Brochette with Vianney

What a wonderful day I had today!  We started off the morning conversing with Cepheus, a Congolese professor and pastor.  He works for the Kigali Institute of Education (KIE) and the International Exhange for Education (IEE).  He shared with us a little of his family history and his life in DRC.  He has relocated to Rwanda and is working as a language professor at KIE.  For IEE he serves as a trainer of trainers.  After our meeting with Cepheus, we met with Meredith, who is the chief academic officer for IEE.

After we had these conversations, we participated in a train the trainer session that Meredith led, working with 14 trainers of Rwandan teachers.    These trainers help the primary teachers learn how to teach in English and how to introduce learner-centered strategies in their classrooms. My brief period of conversation and observation convinced me that this is an effective program.

After Immanuelli and I dropped off Linda, Tom and Jay at the airport, he took me to the hotel where I am spending the night.  The guesthouse is full tonight and so I am staying in the One Hill Motel.  After getting settled in, I took a moto taxi to Kicukiro, headquarters to the Friends Church in Rwanda and home for my friend, Heri Bonheur. Heri is a graduate of the George Fox Secondary School in Kicukiro and a member of the Friends church here.  He is a mentee of David Bucurra and my friend.  I had lunch with Heri in his home.  He told me about his journey to South Africa to serve as a chaperon to David’s son, Yves.  Yves had a lead role in a South African production of a film regarding child soldiers.  Heri told me about their adventure in South Africa.  During his time there, a benefactor gave him a new HP portable computer.  He has begun to write his family history.  I offered to do some editing for him and gave him some advice while we ate sausage, cheese and bread.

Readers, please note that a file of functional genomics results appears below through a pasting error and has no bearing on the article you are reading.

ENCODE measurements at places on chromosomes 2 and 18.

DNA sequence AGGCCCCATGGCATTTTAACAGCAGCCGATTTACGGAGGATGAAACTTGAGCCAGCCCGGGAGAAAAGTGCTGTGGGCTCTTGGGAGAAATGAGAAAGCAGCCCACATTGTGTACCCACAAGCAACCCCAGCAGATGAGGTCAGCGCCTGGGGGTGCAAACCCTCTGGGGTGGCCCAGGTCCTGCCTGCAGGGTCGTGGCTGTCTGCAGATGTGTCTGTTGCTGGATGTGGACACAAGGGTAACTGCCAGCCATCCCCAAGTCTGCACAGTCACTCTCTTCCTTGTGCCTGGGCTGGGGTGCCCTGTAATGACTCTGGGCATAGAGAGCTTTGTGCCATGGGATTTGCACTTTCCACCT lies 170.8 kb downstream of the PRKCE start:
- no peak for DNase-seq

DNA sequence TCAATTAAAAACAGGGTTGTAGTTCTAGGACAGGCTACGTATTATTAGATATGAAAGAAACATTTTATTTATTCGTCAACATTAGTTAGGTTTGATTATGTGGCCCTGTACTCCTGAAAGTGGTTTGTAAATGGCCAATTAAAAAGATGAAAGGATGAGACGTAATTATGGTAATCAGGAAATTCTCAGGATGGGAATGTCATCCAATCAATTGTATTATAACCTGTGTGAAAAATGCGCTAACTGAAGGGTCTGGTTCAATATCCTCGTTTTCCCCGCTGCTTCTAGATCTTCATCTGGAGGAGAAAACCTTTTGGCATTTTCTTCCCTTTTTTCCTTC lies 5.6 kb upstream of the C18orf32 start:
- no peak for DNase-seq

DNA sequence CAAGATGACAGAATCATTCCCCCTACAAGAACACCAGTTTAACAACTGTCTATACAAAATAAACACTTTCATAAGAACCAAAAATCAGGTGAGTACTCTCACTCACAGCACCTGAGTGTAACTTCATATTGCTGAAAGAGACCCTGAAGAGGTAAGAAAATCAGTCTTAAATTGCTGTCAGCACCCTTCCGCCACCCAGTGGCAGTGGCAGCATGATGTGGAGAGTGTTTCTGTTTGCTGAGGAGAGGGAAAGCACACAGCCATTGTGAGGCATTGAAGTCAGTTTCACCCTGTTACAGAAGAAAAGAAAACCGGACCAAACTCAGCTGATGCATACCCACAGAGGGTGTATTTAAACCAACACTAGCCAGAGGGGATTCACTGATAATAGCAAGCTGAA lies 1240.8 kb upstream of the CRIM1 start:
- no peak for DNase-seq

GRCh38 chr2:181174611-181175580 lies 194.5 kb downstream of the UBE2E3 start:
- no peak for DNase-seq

Heri shared a letter with me that was actually an invitation from the producer of the film.  She invited him to attend a two-month film institute, all expenses paid, although he will have to come up with transportation.  I made a small contribution to his trip.  He is quite excited about this opportunity and I hope and pray that he will be able to secure the funds.  Heri has been interested in film making for quite some time and this is a good opportunity for him.

When I left Heri’s home, I intended to walk to Kicukiro market and then get a moto taxi back to Remera.  I passed the market by and kept walking.  It took me about one hour and ten minutes to walk all the way back to my motel.  I was fairly worn out, so I rested for a bit.  However, I was looking forward to my visit with Vianney, so I called him and he came by to pick me up.  We went to Stella 3, a bar and grill frequented by Rwandans.  I was the only white person in the place.  We orded brochette as an apetizer and then chicken and banannas for dinner.  The brochette (grilled meat on a stick) was excellent.  Our meal was very good as well.  We washed the meal down with a couple of Mutzig.  Vianney and I spoke of Le Rapid, the youth bicycle club that he is the president of.  His riders are preparing for national competition, and he hopes to place several riders on the national team for the Tour de Rwanda, which will be coming up in November.  The cirucuit will include a ride from Ruengheri to Kigali, a fairly challenging, hilly 100 km.

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